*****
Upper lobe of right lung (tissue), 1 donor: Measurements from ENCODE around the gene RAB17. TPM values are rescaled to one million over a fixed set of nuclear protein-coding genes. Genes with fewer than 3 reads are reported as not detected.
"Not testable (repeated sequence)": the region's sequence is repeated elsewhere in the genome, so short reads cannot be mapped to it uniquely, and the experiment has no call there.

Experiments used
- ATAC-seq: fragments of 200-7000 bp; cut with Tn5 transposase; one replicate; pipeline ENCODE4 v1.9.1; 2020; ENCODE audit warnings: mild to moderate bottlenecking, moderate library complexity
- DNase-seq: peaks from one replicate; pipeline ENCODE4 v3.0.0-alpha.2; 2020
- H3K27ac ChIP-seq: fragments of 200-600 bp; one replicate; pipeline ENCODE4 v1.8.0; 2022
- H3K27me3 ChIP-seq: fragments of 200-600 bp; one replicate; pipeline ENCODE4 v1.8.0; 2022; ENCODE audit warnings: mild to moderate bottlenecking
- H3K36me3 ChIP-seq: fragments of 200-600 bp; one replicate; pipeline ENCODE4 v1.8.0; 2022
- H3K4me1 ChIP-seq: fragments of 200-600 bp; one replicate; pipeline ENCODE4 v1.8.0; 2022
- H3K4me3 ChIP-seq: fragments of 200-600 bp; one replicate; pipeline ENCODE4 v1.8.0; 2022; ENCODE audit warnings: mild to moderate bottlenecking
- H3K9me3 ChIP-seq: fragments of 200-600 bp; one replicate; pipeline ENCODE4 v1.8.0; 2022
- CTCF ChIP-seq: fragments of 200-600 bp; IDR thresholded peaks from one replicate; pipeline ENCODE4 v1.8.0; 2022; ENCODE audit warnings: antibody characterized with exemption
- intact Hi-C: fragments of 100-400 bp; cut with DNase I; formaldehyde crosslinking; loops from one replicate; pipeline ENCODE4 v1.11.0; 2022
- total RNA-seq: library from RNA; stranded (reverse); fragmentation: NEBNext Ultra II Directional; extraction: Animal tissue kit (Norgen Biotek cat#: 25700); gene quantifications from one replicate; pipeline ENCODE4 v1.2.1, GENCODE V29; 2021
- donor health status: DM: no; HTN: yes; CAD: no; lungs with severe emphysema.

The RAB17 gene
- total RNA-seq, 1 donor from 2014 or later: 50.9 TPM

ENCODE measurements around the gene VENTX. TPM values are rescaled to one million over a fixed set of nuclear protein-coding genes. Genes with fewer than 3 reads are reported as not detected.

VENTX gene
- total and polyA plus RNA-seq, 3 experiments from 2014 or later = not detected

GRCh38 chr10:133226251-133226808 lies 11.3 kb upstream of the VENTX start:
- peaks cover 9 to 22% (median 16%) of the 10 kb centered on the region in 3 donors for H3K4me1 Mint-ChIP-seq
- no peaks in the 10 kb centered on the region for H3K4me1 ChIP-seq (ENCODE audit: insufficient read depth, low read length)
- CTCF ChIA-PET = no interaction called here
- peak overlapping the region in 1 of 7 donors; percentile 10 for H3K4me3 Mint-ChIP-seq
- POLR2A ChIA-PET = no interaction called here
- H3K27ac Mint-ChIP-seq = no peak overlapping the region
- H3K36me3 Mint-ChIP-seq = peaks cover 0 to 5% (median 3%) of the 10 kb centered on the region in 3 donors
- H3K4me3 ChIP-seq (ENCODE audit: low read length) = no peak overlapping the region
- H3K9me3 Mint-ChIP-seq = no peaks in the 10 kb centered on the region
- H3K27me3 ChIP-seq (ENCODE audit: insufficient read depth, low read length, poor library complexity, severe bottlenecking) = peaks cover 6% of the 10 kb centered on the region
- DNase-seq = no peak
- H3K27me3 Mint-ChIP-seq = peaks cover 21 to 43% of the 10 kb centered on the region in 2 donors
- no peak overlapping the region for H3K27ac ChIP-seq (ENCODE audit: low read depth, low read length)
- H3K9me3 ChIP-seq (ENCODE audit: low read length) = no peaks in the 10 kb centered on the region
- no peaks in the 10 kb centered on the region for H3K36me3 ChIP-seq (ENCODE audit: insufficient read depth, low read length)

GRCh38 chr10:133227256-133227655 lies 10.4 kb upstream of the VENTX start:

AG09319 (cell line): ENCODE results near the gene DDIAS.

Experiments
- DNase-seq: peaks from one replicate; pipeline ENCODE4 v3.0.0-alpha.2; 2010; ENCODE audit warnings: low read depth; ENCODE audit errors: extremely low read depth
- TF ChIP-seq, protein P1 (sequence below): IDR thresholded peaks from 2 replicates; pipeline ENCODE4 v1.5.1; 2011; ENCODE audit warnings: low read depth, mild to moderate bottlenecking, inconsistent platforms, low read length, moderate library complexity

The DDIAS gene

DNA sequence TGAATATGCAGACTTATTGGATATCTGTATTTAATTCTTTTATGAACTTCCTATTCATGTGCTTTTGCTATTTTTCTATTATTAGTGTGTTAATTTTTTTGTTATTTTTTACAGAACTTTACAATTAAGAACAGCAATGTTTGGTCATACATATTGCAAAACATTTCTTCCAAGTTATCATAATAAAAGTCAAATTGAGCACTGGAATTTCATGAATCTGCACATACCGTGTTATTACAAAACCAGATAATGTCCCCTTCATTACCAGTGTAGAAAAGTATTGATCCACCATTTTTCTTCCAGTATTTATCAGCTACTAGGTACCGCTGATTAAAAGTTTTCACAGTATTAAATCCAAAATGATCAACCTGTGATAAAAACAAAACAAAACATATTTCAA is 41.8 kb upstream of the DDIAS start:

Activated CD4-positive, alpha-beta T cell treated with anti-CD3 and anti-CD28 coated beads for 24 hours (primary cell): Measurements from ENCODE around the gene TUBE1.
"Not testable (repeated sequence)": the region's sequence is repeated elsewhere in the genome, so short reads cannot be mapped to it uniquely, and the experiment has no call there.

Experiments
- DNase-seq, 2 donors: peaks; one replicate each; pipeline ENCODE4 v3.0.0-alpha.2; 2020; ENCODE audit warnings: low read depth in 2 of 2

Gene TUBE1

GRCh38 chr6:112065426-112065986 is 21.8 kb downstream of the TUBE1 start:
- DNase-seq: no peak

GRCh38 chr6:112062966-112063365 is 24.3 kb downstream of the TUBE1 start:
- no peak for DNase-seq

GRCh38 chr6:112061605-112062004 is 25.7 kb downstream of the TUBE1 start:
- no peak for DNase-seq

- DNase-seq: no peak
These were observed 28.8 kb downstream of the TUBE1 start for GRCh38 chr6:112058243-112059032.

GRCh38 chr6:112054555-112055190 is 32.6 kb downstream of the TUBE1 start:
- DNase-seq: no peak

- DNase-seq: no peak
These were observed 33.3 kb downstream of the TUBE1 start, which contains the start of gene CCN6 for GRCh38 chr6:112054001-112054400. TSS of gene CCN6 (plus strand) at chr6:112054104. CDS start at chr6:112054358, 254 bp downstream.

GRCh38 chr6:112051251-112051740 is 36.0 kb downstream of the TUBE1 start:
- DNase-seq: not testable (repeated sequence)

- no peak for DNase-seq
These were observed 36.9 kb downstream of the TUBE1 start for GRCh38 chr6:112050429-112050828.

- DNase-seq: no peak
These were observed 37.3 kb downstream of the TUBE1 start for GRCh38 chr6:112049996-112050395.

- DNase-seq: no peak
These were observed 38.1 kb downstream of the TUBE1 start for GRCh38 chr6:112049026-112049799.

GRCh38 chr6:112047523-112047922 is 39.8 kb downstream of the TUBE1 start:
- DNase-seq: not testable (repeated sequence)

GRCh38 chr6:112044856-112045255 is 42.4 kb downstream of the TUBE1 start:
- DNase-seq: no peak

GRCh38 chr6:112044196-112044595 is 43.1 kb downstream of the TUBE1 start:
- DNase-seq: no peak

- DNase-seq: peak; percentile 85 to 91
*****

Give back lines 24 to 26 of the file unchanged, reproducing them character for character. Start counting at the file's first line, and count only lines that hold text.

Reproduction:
- CTCF ChIA-PET = no interaction called here
- peak overlapping the region in 1 of 7 donors; percentile 10 for H3K4me3 Mint-ChIP-seq
- POLR2A ChIA-PET = no interaction called here